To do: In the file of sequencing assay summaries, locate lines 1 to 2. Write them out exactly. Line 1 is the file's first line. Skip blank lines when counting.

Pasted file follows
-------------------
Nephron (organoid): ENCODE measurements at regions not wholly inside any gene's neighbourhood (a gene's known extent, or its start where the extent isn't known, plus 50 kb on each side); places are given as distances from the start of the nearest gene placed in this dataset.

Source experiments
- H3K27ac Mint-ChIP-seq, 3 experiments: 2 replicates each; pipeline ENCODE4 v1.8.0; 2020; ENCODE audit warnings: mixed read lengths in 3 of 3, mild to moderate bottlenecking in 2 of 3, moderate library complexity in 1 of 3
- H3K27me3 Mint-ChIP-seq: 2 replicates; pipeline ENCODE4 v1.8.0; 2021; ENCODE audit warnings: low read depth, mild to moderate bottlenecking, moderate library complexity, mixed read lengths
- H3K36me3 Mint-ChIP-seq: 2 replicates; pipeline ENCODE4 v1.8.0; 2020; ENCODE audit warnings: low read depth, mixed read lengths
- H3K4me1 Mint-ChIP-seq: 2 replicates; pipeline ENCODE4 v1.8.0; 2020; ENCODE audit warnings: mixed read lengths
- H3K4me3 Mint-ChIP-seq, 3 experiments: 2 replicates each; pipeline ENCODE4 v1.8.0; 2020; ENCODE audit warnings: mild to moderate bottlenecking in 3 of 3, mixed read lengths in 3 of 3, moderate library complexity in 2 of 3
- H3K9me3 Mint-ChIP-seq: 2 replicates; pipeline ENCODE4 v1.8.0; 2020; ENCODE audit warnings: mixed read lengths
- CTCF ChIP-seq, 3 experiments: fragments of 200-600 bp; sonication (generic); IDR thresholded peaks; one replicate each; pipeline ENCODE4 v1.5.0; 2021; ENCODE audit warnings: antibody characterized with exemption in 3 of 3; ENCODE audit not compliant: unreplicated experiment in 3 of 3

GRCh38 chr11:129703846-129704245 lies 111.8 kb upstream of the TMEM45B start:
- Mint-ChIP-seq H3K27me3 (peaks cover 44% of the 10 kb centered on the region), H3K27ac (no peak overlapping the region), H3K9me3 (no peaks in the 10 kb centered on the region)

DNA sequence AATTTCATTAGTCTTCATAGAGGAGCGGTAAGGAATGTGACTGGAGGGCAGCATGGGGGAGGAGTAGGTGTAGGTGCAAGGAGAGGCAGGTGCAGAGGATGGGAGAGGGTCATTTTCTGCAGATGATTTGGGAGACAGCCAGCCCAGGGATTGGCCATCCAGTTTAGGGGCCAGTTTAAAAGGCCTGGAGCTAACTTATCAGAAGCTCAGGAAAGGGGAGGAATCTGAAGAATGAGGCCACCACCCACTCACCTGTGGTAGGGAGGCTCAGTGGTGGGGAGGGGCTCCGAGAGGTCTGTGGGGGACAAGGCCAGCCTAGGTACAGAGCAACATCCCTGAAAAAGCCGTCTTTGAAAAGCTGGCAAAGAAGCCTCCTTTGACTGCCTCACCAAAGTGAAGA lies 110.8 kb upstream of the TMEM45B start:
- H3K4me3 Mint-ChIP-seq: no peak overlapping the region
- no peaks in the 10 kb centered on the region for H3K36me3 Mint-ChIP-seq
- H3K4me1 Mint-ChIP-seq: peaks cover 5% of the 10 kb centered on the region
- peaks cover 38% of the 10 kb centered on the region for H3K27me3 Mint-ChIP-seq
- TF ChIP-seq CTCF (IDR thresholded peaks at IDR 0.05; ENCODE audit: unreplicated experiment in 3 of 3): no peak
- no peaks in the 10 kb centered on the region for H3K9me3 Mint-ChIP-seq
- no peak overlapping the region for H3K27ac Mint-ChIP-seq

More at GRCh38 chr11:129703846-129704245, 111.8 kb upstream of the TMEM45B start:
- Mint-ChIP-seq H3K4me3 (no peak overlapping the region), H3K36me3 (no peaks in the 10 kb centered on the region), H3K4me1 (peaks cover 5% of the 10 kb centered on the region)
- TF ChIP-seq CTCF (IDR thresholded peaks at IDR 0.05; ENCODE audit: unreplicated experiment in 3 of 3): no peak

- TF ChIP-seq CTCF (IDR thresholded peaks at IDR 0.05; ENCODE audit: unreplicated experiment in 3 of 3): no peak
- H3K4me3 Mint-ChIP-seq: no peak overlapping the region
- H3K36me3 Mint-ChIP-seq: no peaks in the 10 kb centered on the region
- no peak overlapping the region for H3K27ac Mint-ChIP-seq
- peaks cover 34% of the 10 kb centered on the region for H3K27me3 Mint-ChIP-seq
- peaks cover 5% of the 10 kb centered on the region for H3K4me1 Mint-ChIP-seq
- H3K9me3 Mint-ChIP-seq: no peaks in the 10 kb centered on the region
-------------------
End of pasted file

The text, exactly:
Nephron (organoid): ENCODE measurements at regions not wholly inside any gene's neighbourhood (a gene's known extent, or its start where the extent isn't known, plus 50 kb on each side); places are given as distances from the start of the nearest gene placed in this dataset.

Source experiments